On December 16, 2019, President Clayton Smith (VE3IRR), delivered this Annual Report:

The West Carleton Amateur Radio Club had another productive year in 2019. Among other activities, the Club participated in the ARRL June VHF Contest from grid square FN15 for the sixth year, and upgraded the antennas for four of our beacons.

In June, the Club once again competed in the ARRL June VHF Contest. Since 2014, the Corkery Community Centre has been our base of operations, located in grid square FN15xg. Donations and loans of station equipment played a big part in the success of the event. The club also acquired low-pass filters for the 6m and 2m bands to limit interference between bands. Special thanks go to Ray VE3BVV for his help with storage, transportation, setup and tear-down, to Doug VE3XK for repairing the Club’s tellurometers, to Ken VA3KA for storing the Club’s towers, and to Doug VE3XK and Robert VE3BE for their help preparing the site in advance of the event.

The contest operators were Bert VE2ZAZ, Ray VE3BVV, Ray VE3FN, Clayton VE3IRR, Rich VE3KI, Doug VE3XK, and Glenn VE3XRA. Many others visited the station and helped with planning and logistics. Conditions on the six metre band were good for much of the contest, resulting in 289 QSOs and 134 multipliers on that band. FT8 was once again the most popular mode, especially on the 6m and 2m bands. We added FT8 capability on the 432 and 1296 MHz bands this year, which accounted for 21 contacts. In all, we made 535 contacts (compared to 333 last year) for a total of 170,066 points (compared to 83,053 last year). This is the highest score we’ve achieved from the Corkery location. We also had our best ever showing in the standings: We placed 1st in Canada, 3rd among unlimited multi-op stations and 8th overall. Contacts were made on all amateur bands from 50 MHz to 24 GHz. Microwave contacts made using SDRs, WiFi equipment, cordless phones and tellurometers continued to provide a big boost to our score.

The Ottawa-Gatineau Broadband-Hamnet, one of the Club’s projects, continues to operate with 25-30 nodes on the mesh network at any given time. Plans are underway to improve coverage by adding nodes at Camp Fortune. Further information about the Club’s efforts can be found at http://ve2zaz.net/BBHN-Ottawa_www/.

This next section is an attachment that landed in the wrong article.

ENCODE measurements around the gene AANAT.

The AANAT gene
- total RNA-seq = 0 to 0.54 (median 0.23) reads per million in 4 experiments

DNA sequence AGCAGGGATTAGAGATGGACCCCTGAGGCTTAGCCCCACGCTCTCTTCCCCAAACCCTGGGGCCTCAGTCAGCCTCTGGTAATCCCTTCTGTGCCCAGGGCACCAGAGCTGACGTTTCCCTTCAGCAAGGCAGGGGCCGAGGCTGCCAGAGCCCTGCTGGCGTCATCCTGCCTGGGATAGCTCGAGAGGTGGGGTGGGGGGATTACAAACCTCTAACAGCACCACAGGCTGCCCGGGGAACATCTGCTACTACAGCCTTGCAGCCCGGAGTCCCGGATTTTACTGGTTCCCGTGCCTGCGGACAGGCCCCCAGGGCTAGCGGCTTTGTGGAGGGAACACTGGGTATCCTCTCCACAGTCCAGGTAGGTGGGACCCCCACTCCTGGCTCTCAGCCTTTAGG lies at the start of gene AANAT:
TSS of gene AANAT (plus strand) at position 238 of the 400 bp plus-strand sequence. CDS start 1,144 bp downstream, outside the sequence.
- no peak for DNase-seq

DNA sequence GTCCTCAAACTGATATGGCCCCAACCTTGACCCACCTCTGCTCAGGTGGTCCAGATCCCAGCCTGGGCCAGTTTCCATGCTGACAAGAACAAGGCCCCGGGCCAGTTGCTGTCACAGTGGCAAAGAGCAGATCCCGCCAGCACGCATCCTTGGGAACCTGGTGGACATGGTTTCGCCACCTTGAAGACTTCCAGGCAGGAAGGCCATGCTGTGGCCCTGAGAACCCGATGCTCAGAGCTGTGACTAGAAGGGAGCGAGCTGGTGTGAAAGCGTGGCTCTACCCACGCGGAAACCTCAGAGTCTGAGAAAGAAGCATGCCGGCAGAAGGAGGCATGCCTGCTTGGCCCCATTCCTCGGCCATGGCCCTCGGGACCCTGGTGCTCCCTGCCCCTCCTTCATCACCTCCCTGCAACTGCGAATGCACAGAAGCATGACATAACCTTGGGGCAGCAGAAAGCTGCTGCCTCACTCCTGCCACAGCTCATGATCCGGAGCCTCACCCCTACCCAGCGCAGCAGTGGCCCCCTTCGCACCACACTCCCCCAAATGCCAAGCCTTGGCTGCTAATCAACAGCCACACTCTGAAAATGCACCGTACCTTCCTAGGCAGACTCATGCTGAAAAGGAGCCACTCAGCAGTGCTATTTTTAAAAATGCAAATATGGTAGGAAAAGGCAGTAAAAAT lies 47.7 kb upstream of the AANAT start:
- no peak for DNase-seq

The Club had a full schedule of interesting presentations. Materials from many of them are available on the Club’s web site.

Attendance at this year’s meetings was down a bit compared to last year, averaging around 15:

  • January: 12
  • February: 20
  • March: 15
  • April: 18
  • May: 13
  • June: 17
  • July: 11
  • August: 14
  • September: 14
  • October: 17
  • November: 16
  • December: 13

Membership was lower than last year but comparable to prior years, with 27 regular members and three life members.

The Ottawa Valley Upper Frequencies SSB Net continued to operate weekly throughout the year, with participation typically between five and ten stations. Stations from the Montreal area participated when conditions permitted. Glenn VE3XRA hosted the net most weeks.

The Club’s 6m, 2m, 1.25m and 70cm beacons continue to operate from the Boltwood home in Stittsville, and can be heard easily throughout most of the Ottawa area. In September, Doug VE3XK replaced all four beacon antennas with more robust models from PAR Electronics. The purchase was funded through a combination of Club funds and donations from many members. The Club receives occasional reports of distant reception. The Club’s 33cm and 23cm beacons, located on the roof of the YMCA in downtown Ottawa and maintained by Rick VE3CVG are also operating well.

Please join me in thanking all the people who made 2019 a successful year for the Club: the executive, presenters, net controller, contest operators, members and visitors.

Clayton Smith (VE3IRR)
President, WCARC